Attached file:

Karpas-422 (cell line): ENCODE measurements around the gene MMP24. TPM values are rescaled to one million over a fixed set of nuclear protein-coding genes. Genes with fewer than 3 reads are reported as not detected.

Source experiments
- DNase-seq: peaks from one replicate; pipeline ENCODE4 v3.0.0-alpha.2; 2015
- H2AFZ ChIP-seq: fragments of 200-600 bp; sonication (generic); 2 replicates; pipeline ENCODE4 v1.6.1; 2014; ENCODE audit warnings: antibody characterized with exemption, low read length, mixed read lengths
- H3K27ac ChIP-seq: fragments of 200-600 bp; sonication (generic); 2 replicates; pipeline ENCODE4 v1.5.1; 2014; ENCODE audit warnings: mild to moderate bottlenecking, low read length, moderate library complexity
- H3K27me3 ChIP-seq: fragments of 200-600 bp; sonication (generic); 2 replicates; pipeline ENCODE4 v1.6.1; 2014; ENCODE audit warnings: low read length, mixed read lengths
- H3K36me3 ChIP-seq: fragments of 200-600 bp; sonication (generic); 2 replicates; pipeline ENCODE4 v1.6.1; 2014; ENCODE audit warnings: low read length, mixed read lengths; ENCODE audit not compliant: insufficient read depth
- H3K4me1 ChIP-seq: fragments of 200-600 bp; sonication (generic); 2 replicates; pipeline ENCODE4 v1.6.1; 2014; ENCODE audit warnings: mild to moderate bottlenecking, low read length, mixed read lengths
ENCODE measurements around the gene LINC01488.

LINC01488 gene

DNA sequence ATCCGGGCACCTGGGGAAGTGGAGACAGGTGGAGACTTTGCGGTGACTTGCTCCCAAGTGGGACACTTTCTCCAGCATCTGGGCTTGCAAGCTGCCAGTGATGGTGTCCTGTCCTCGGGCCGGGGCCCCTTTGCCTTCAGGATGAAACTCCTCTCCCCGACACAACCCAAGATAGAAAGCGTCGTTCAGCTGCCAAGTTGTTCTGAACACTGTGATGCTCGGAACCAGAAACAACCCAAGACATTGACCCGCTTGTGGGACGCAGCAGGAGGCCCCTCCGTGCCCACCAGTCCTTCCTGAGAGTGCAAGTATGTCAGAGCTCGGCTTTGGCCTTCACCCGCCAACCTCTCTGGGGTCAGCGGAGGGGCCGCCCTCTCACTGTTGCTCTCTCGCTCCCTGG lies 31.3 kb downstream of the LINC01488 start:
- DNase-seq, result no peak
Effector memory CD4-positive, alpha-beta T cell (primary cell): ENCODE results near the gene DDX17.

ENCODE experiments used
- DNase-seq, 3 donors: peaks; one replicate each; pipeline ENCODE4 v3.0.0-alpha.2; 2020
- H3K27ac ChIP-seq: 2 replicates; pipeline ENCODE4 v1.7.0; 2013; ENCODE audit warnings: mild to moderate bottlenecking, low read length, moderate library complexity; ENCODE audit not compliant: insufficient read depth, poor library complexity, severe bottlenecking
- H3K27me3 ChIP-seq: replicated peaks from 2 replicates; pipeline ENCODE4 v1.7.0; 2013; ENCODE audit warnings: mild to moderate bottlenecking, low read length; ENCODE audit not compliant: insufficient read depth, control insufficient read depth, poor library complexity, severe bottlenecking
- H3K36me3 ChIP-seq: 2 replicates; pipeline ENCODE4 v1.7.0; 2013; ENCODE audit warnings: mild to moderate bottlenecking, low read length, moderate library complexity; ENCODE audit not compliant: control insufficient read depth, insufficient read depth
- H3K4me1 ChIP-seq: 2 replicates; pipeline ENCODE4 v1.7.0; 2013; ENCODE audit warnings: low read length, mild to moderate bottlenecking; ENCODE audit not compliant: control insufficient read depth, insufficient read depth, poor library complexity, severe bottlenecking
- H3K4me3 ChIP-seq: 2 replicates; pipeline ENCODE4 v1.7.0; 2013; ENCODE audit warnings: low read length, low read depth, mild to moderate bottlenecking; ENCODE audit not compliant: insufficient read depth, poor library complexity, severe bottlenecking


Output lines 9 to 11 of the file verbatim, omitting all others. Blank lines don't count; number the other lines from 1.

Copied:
ENCODE measurements around the gene LINC01488.

LINC01488 gene

DNA sequence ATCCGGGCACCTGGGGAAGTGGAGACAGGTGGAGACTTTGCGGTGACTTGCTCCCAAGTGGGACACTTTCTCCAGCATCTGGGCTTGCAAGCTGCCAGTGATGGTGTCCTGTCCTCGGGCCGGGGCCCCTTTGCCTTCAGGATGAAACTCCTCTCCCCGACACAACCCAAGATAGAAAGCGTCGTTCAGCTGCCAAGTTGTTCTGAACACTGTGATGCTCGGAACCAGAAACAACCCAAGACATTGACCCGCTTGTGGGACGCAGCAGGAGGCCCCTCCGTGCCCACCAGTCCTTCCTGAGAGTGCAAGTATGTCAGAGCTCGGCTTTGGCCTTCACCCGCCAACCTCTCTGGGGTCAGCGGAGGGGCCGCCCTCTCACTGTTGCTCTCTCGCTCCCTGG lies 31.3 kb downstream of the LINC01488 start: